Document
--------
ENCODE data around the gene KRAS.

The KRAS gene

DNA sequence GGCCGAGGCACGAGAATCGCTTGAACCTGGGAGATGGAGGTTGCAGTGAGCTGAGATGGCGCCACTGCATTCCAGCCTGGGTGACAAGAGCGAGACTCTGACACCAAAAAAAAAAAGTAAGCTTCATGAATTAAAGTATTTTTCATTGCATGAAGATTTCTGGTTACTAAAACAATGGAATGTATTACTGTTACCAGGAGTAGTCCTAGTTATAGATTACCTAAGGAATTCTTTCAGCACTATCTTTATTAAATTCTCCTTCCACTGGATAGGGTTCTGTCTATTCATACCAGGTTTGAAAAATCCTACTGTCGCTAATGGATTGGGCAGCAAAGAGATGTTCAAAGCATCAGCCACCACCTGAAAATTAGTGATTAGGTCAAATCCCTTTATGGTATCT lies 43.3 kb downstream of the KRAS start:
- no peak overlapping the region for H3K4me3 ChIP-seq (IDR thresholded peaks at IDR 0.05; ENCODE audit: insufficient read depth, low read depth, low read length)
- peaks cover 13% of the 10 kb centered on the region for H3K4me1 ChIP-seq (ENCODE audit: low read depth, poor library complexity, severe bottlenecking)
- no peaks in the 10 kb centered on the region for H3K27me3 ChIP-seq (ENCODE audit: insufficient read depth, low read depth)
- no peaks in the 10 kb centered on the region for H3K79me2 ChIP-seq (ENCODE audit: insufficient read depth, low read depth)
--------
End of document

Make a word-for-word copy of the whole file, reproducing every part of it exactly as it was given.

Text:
ENCODE data around the gene KRAS.

The KRAS gene

DNA sequence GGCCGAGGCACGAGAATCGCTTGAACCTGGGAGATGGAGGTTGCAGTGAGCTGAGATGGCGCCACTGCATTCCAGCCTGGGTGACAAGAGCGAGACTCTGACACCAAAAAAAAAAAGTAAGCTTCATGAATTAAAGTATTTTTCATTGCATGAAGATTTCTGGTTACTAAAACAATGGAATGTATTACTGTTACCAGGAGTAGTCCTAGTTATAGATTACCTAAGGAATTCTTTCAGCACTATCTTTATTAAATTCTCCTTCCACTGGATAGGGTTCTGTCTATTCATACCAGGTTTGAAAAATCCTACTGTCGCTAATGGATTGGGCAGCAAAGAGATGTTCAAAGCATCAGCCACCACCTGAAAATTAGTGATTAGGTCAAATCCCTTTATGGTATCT lies 43.3 kb downstream of the KRAS start:
- no peak overlapping the region for H3K4me3 ChIP-seq (IDR thresholded peaks at IDR 0.05; ENCODE audit: insufficient read depth, low read depth, low read length)
- peaks cover 13% of the 10 kb centered on the region for H3K4me1 ChIP-seq (ENCODE audit: low read depth, poor library complexity, severe bottlenecking)
- no peaks in the 10 kb centered on the region for H3K27me3 ChIP-seq (ENCODE audit: insufficient read depth, low read depth)
- no peaks in the 10 kb centered on the region for H3K79me2 ChIP-seq (ENCODE audit: insufficient read depth, low read depth)